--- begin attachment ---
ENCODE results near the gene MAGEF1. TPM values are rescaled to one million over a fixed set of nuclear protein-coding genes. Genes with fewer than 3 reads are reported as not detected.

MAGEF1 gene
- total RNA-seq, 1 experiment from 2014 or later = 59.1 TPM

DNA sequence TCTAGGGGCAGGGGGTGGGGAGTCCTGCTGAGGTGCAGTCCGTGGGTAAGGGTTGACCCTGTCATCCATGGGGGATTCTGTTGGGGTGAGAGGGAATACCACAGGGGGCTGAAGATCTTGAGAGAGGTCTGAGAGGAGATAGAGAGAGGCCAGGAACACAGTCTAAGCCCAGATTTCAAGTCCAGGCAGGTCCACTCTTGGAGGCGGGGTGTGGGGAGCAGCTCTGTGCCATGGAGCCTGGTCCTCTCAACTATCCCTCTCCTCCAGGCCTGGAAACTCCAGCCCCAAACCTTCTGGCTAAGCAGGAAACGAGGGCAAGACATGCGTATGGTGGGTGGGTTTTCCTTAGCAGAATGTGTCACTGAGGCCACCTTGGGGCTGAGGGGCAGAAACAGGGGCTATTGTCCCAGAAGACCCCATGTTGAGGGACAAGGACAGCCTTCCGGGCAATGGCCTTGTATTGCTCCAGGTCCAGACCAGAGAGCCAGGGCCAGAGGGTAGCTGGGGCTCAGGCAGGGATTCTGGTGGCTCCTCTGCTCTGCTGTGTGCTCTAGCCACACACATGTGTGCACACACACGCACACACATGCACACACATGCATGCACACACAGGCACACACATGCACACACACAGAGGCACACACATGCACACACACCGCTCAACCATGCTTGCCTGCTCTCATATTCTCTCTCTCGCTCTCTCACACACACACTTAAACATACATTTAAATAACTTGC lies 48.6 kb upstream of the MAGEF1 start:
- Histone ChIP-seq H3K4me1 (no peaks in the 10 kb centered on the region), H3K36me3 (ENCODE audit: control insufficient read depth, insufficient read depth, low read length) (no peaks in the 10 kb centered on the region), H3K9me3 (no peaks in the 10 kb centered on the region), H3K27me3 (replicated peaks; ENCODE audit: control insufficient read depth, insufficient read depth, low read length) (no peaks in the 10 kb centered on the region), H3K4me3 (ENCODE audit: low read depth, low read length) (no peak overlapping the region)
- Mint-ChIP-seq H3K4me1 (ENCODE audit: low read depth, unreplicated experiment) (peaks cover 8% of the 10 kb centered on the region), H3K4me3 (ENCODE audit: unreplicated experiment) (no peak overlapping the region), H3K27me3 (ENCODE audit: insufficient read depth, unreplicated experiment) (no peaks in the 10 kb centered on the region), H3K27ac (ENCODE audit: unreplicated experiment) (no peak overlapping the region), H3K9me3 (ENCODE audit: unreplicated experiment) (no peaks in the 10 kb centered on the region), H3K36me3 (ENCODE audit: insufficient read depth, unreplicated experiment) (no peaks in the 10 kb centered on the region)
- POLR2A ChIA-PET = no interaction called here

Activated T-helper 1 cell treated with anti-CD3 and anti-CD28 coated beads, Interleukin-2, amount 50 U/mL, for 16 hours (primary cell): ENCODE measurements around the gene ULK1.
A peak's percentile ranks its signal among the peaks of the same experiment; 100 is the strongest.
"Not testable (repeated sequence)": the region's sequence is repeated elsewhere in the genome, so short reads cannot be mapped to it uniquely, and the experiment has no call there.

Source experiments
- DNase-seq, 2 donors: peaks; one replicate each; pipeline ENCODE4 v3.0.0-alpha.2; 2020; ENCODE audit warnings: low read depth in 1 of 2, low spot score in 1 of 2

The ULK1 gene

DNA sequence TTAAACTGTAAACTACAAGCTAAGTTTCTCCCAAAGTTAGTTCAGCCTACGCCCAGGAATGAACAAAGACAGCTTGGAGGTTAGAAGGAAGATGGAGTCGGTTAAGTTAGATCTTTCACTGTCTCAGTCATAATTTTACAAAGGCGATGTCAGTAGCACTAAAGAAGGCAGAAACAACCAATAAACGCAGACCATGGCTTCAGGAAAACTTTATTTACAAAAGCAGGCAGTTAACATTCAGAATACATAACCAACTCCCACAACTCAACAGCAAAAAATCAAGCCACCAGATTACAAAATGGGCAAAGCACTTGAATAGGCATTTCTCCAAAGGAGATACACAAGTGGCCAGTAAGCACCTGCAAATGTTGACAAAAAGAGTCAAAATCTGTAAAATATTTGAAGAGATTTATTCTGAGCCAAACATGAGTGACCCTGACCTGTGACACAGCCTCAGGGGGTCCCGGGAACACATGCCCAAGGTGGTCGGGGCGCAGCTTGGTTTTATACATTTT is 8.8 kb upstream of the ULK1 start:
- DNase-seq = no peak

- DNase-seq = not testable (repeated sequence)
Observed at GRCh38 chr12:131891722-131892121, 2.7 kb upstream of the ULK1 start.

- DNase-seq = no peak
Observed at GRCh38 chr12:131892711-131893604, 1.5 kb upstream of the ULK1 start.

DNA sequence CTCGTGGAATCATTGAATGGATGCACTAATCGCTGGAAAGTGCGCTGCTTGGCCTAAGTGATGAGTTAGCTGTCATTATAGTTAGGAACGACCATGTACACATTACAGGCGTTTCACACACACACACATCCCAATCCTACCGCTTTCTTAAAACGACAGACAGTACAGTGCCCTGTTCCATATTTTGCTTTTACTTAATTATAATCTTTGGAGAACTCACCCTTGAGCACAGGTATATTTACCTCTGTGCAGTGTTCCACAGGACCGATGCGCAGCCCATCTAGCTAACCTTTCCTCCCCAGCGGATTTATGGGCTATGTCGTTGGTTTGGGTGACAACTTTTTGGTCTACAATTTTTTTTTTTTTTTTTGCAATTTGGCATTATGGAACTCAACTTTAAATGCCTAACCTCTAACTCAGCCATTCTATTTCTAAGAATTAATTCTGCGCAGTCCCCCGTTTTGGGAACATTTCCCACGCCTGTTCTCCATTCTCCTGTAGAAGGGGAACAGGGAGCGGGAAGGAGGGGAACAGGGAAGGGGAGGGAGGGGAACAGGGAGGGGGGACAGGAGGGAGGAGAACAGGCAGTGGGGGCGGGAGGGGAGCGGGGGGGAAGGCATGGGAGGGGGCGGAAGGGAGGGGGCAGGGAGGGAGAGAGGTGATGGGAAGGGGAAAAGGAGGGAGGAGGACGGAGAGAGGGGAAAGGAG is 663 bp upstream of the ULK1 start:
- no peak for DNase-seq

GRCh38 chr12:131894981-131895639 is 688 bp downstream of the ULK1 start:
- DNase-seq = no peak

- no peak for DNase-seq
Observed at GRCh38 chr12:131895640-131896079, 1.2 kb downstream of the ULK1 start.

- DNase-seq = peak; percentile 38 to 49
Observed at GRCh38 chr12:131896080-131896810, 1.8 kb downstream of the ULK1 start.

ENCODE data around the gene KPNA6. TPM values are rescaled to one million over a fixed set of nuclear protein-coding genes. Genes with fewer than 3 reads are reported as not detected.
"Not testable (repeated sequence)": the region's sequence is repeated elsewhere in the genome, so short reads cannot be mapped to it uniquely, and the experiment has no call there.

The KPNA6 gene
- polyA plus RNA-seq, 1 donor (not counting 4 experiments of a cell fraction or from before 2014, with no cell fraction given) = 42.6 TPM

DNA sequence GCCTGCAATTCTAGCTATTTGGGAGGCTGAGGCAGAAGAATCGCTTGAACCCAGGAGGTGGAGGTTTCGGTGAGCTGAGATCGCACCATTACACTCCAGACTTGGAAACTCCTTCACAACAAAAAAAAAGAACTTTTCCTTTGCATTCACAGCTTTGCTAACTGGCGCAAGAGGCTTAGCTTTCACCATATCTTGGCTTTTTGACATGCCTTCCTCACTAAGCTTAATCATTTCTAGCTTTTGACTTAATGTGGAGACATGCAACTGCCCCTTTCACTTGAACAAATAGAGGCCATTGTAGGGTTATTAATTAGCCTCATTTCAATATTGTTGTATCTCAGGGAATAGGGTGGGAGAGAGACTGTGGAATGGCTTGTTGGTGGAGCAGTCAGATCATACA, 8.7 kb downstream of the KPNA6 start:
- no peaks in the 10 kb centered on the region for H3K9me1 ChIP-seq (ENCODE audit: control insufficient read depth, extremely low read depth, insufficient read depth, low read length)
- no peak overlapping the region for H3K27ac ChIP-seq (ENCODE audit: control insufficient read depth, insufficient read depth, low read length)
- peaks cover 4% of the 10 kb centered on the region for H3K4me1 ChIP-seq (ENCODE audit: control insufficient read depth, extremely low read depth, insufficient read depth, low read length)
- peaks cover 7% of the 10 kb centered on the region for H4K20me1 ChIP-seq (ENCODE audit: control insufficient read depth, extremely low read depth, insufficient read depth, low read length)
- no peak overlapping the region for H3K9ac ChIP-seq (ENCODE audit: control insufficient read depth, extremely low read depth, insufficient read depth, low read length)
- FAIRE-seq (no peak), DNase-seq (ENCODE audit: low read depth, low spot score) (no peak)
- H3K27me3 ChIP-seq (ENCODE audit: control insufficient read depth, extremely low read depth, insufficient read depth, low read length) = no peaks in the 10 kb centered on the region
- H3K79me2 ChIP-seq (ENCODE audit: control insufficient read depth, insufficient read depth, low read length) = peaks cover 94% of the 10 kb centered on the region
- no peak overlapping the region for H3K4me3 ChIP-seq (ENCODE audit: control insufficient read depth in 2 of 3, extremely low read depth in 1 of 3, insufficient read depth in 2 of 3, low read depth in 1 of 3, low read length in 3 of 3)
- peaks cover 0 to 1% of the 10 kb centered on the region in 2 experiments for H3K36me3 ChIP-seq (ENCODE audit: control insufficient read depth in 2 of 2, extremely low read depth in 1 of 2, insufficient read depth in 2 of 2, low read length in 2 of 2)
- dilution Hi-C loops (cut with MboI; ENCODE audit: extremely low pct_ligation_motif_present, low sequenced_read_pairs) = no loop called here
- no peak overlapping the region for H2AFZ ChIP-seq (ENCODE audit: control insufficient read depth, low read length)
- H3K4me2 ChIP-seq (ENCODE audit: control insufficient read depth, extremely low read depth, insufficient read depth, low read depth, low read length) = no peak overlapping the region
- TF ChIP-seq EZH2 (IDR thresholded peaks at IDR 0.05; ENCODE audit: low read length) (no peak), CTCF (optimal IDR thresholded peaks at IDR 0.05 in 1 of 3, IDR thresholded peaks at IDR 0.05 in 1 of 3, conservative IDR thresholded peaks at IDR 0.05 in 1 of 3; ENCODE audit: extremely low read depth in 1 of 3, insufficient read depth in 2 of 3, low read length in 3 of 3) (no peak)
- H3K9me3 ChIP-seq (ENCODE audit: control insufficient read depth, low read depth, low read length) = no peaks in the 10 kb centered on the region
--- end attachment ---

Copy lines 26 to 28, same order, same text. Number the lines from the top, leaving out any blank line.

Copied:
- DNase-seq = peak; percentile 38 to 49
Observed at GRCh38 chr12:131896080-131896810, 1.8 kb downstream of the ULK1 start.

ENCODE data around the gene KPNA6. TPM values are rescaled to one million over a fixed set of nuclear protein-coding genes. Genes with fewer than 3 reads are reported as not detected.